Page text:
Biometric data has well defined relationships between its various data elements: people, templates, samples and matches. An understanding of the associated structure is fundamental to both building robust biometric systems and the analysis of data relationships. However, many systems that are developed do not appropriately reflect these foundations, and as a consequence are less flexible than desired. The ongoing evolution of biometric standards is also helping to enforce data quality standards, and facilitate interoperability and data exchange between different biometric systems.
Every biometric has unique properties. In addition to the wide variety of physiological differences, the acquisition process introduces many differences in sample appearance and quality. Determining the variations that lead to poor performance is vital to the analysis of any biometric system. According to the Pareto principle, it is likely that 80% of problems in a system are due to just 20% of poor quality enrollments and acquisitions. Consequently, examining issues related to biometric data is useful and informative, as it gives an appreciation for real world challenges in deploying a biometric solution.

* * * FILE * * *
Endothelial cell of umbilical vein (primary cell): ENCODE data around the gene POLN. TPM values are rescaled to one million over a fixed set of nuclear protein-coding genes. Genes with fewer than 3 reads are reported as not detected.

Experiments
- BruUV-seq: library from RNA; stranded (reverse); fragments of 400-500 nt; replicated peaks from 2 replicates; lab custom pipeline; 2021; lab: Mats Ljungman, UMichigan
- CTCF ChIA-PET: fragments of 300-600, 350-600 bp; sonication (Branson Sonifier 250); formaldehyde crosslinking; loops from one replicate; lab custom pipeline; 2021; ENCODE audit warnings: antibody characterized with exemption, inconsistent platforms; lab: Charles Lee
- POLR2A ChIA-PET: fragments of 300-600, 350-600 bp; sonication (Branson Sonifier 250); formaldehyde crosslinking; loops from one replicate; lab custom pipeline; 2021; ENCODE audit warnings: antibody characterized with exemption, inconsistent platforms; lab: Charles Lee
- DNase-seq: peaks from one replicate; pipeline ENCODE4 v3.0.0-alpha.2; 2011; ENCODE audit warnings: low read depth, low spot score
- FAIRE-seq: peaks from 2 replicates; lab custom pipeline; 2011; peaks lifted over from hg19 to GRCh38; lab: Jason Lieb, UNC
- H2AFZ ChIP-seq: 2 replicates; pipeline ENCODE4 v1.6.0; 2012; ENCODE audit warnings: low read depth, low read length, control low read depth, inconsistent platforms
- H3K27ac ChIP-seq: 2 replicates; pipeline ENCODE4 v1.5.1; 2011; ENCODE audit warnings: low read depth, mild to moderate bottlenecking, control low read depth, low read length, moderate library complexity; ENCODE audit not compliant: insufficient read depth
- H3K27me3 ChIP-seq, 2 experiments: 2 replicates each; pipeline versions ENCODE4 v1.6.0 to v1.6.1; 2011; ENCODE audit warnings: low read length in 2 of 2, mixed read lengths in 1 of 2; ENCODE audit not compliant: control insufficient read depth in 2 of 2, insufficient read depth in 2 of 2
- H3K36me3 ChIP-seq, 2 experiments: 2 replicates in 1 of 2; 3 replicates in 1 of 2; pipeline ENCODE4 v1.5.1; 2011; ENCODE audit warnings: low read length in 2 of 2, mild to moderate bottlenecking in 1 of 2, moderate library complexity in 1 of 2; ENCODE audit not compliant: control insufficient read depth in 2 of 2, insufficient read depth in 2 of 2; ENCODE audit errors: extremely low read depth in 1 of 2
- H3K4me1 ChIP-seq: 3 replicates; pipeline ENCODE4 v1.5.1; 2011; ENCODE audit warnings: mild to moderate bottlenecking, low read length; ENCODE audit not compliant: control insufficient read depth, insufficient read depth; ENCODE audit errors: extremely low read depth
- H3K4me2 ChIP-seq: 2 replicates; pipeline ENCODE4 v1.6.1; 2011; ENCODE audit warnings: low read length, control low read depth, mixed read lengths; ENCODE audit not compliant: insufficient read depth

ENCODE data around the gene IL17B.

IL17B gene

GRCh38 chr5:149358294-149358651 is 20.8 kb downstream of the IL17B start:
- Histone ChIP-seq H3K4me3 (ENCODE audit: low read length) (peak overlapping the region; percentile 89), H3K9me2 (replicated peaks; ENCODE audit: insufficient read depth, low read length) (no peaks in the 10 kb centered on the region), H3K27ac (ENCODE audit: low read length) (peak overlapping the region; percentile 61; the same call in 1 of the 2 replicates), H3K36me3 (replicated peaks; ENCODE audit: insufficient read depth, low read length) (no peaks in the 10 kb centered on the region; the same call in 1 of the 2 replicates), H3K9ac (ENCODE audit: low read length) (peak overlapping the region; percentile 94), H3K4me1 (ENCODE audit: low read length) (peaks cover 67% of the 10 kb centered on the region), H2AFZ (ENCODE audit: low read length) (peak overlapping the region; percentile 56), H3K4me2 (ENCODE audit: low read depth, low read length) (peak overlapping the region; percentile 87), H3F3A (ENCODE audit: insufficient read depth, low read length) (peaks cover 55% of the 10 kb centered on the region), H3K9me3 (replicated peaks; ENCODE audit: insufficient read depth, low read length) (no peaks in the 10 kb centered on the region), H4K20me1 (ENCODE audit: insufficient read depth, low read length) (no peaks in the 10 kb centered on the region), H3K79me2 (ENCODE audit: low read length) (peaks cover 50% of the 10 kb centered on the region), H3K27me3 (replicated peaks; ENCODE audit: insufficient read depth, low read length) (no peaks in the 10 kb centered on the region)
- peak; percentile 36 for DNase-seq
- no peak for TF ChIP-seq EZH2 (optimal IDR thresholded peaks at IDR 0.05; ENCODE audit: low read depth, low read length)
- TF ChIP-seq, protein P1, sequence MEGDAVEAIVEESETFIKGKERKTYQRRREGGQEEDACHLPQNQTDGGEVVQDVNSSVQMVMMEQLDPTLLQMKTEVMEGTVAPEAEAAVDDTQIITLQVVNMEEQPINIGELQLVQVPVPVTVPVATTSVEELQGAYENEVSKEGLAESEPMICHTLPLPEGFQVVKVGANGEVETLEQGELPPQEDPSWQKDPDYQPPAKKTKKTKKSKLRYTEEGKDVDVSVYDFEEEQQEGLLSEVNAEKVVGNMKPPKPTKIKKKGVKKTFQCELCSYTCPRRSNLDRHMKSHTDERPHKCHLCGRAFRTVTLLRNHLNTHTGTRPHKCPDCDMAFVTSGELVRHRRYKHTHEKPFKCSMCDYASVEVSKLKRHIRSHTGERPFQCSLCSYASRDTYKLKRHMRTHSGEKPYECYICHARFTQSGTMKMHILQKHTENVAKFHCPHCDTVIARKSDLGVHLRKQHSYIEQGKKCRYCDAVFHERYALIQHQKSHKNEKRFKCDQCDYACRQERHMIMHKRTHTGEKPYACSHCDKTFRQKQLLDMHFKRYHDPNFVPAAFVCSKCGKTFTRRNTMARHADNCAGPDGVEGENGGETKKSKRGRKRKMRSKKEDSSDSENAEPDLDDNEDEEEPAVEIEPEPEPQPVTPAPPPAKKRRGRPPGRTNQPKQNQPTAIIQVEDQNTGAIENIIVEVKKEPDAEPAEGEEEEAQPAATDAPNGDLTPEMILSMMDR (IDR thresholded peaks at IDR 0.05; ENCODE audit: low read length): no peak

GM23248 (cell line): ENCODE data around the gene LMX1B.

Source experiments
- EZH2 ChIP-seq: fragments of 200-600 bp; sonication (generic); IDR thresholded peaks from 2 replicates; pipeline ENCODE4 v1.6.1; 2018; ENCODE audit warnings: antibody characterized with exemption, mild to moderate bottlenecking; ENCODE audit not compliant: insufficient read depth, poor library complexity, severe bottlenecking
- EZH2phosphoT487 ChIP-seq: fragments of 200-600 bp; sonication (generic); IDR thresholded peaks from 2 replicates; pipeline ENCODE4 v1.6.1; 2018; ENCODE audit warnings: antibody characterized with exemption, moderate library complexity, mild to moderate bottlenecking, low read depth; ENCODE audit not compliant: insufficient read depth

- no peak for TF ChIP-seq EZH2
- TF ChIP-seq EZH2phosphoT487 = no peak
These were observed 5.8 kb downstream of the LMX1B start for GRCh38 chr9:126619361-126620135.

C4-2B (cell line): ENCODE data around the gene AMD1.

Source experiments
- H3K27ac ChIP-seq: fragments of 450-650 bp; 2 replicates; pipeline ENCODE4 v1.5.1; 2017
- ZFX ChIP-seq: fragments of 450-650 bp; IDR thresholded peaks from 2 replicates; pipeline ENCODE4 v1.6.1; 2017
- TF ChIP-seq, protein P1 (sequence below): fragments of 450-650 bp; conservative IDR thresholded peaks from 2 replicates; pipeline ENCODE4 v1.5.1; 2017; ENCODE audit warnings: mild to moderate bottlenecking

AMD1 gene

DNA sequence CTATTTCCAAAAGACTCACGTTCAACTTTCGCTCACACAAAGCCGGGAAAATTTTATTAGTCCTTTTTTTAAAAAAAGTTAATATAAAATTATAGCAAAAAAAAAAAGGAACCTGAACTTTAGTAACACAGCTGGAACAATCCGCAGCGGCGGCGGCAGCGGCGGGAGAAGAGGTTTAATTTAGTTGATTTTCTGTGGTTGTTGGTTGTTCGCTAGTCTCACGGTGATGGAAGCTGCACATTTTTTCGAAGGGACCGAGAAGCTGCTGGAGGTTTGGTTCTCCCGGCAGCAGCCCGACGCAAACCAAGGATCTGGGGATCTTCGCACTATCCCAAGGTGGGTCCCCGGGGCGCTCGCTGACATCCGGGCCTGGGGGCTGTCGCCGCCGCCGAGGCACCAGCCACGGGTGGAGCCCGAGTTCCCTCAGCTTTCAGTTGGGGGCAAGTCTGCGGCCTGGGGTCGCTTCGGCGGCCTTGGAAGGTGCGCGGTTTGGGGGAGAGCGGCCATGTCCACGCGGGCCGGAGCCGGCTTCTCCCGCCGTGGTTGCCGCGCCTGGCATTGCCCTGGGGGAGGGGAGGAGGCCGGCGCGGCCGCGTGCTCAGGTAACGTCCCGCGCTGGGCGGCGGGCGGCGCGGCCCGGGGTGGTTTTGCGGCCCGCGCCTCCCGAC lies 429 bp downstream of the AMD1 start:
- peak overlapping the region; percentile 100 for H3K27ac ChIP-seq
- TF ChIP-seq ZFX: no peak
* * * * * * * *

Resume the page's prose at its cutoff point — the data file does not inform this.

Explain the inherent relationships between people, templates, biometric data and matches (Sect. 3.1).
List some published biometric standards in data interchange, applications and testing (Sect. 3.2).
Show examples of quality variation for several commonly used biometrics (Sect. 3.3).
KeywordsFace Recognition Facial Image Biometric System Iris Recognition Face Recognition System
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